Member Briefing May 9, 2023

Posted By: Harold King Daily Briefing,

U.S. Trade Deficit Falls in March on Rise in Exports

The U.S. trade gap narrowed in March as exports of goods including industrial supplies rose, according to government data released Thursday, but trade flows could weaken going forward. As the world's biggest economy shows signs of cooling, analysts have said they expect softening in trade as consumers pull back on spending -- adding to the impact of cooling external demand. In March, the overall trade deficit stood at $64.2 billion, narrowing more than expected by $6.4 billion from February, according to the Commerce Department.

Exports rose by $5.3 billion to $256.2 billion in March, while imports slipped by $1.1 billion to $320.4 billion. As weakening external demand and a strong dollar bogs down exports, while flagging domestic demand brings imports lower, economist Matthew Martin of Oxford Economics added: "We anticipate trade will pose a drag on GDP growth for the remainder of the year."

Read more at IndustryWeek

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America’s Factory Boom Drives Sales Surge for Excavators, Steel and Trucks

Manufacturers of construction equipment, trucks, building supplies and industrial software are still ringing up sales, despite slowdowns in other parts of the U.S. economy.A backlog of orders stemming from supply-chain bottlenecks during the pandemic and higher demand from new factories under construction have boosted manufacturing companies, helping offset the effects of rising interest rates and weakening U.S. economic growth.

New factories are driving demand for construction materials, including steel, as well as the systems and equipment needed to operate the plants once they are completed. Strength in such construction projects has helped Texas-based Caterpillar and other manufacturers exceed expectations of investors and industry analysts, some of whom have worried that economic turbulence could cut into sales or diminish profit guidance. Caterpillar’s sales of machinery and engines from North America rose 32% in the first quarter of 2023 from the same period a year earlier, offsetting slumping sales in China and smaller growth rates in other overseas markets.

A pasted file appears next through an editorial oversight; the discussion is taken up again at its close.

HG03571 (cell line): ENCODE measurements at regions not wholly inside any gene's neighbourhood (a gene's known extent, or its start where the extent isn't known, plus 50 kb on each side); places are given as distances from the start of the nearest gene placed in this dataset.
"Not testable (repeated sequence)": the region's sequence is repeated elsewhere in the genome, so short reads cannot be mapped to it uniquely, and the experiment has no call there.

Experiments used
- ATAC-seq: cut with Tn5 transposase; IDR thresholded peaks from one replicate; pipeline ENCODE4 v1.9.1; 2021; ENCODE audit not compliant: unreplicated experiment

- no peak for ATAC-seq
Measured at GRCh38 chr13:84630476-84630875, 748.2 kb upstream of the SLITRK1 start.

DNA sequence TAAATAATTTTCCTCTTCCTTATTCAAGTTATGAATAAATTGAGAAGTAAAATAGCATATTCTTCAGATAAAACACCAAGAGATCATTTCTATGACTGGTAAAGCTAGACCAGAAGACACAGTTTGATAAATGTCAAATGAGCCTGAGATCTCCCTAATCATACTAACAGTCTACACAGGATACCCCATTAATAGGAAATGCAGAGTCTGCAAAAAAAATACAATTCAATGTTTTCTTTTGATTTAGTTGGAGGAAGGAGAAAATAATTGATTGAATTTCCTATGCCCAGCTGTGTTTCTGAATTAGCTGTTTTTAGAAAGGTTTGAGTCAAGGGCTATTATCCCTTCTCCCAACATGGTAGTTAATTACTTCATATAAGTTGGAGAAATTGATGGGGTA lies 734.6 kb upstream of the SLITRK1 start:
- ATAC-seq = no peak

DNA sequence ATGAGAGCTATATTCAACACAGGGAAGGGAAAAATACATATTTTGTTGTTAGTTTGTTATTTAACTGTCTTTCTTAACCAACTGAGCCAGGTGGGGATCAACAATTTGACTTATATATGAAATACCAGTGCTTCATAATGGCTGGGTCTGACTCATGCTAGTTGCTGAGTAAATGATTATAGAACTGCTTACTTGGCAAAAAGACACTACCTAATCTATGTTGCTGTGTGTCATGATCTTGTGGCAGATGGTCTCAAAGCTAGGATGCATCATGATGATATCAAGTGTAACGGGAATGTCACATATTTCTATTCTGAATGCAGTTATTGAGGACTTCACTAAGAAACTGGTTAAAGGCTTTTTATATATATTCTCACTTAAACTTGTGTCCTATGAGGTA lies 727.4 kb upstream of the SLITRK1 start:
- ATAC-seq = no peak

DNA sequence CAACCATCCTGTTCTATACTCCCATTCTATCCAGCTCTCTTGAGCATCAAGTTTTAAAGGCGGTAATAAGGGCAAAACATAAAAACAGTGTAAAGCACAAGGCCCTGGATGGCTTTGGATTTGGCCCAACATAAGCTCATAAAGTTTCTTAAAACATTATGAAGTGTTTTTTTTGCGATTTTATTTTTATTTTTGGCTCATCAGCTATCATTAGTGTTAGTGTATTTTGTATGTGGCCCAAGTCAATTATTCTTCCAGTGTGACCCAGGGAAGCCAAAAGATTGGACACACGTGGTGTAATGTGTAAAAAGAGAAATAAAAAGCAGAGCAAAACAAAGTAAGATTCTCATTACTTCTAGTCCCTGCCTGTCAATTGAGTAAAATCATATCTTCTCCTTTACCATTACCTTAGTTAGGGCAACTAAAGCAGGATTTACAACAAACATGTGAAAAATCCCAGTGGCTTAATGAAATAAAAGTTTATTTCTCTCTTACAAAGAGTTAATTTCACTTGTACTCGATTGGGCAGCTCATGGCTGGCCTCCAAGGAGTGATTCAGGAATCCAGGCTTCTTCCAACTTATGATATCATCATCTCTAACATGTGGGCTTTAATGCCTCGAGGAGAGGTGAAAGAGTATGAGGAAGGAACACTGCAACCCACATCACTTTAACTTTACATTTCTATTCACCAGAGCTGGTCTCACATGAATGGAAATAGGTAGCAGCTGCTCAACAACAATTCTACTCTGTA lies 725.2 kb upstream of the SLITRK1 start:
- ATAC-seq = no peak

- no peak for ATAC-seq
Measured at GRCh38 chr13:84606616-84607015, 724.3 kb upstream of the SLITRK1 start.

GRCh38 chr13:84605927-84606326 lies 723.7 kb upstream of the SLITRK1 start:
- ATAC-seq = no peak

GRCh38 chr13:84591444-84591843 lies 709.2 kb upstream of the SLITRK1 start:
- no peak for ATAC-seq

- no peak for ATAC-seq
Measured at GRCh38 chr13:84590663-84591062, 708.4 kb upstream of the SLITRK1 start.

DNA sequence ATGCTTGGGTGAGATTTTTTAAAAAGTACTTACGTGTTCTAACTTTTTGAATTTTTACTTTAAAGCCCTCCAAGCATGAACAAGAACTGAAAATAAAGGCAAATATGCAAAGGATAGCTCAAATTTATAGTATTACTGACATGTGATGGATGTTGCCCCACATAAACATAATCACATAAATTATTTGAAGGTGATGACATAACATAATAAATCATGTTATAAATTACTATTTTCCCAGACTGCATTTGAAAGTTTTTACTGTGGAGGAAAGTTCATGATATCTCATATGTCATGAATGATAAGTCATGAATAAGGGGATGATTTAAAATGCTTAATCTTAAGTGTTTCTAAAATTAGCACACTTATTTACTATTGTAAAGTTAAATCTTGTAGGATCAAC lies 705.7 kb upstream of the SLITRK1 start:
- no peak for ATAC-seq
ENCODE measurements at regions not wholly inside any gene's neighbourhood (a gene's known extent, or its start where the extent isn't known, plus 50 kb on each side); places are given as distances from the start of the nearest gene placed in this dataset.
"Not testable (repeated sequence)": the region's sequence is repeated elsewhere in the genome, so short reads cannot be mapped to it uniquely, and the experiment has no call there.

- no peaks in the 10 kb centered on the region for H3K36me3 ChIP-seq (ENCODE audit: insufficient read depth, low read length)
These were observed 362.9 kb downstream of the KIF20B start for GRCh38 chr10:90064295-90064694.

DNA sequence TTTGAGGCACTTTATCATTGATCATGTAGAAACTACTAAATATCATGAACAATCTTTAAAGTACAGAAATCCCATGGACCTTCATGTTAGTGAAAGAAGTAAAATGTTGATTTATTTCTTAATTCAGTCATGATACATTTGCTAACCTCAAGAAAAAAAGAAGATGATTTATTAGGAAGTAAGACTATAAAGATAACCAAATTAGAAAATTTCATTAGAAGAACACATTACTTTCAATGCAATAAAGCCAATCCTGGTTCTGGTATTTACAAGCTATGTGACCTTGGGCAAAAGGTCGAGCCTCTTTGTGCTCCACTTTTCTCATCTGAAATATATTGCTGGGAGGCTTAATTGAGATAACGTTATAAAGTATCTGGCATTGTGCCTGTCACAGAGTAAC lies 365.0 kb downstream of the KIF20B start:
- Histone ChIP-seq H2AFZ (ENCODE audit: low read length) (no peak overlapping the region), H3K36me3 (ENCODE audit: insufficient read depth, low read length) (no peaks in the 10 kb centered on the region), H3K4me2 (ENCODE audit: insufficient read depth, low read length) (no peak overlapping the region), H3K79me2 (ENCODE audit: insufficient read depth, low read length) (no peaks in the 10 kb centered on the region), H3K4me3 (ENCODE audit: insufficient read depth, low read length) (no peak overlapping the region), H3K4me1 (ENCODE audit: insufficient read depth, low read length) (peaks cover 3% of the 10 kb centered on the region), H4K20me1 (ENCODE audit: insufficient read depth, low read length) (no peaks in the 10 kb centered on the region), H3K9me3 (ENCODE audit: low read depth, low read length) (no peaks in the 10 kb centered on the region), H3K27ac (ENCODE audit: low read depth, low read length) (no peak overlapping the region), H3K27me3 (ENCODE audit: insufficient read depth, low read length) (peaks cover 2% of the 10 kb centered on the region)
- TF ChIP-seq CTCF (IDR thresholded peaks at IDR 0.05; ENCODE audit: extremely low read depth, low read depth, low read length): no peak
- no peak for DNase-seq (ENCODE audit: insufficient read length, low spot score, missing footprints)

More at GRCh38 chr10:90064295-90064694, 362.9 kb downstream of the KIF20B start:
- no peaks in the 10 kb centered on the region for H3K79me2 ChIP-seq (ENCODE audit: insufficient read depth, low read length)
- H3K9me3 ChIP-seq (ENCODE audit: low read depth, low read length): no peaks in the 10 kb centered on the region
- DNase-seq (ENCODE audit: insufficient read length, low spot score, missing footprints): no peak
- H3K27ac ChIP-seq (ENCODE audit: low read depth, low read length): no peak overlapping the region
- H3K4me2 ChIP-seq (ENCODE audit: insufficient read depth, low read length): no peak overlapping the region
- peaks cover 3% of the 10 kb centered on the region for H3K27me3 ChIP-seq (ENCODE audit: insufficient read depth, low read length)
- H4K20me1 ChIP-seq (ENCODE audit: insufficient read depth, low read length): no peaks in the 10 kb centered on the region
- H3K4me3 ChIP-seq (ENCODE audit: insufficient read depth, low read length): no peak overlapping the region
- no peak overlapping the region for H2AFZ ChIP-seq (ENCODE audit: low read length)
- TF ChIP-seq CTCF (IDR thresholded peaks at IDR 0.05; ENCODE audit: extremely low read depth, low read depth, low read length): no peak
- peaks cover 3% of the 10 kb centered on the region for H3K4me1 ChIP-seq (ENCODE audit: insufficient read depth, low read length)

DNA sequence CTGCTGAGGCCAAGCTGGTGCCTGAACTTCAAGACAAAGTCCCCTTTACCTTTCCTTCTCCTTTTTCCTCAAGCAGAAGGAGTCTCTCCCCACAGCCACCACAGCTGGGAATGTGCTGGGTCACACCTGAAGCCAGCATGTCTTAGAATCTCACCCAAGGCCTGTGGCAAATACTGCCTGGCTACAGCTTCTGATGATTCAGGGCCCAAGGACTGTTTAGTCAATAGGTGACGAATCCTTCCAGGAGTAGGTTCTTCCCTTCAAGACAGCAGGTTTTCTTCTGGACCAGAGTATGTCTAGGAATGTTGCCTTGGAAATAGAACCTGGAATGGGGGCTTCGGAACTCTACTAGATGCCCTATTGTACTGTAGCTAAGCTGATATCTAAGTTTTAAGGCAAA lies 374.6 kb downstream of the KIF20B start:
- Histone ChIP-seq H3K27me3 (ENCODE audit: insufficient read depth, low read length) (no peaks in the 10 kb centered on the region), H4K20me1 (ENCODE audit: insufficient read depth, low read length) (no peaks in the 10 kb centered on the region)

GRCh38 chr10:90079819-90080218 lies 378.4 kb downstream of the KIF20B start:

Read more at The WSJ

Manufacturing Jobs and Wages Flat - at Historically Low Unemployment

Unemployment in and outside of manufacturing remained at historically low levels last month, according to the latest data from the Department of Labor. Manufacturing jobs growth remained similarly flat, with 11,000 jobs added last month, though the manufacturing unemployment rate remained at a historic low of 2.8. That’s one-tenth of a percent lower than it was in March, but still one percentage point higher than its previous low point of December 2022, when it hit 1.8%.

Almost all jobs added in manufacturing were in durable goods production, which made up 10,000 of new manufacturing jobs in April. Most other features of manufacturing surveyed by the Bureau remained mostly flat as well. Average hours worked and overtime in manufacturing were all relatively unchanged. Despite the historically low unemployment numbers, wage growth also remained close to flat, with unremarkable increases. In compensation, average hourly earnings in manufacturing ticked up by 13 cents an hour to $32.02, slightly slower than average wage growth overall, which rose 16 cents an hour to $33.36.

Read more at IndustryWeek

COVID News – CDC’s Rochelle Walensky Resigns, Citing Pandemic Transition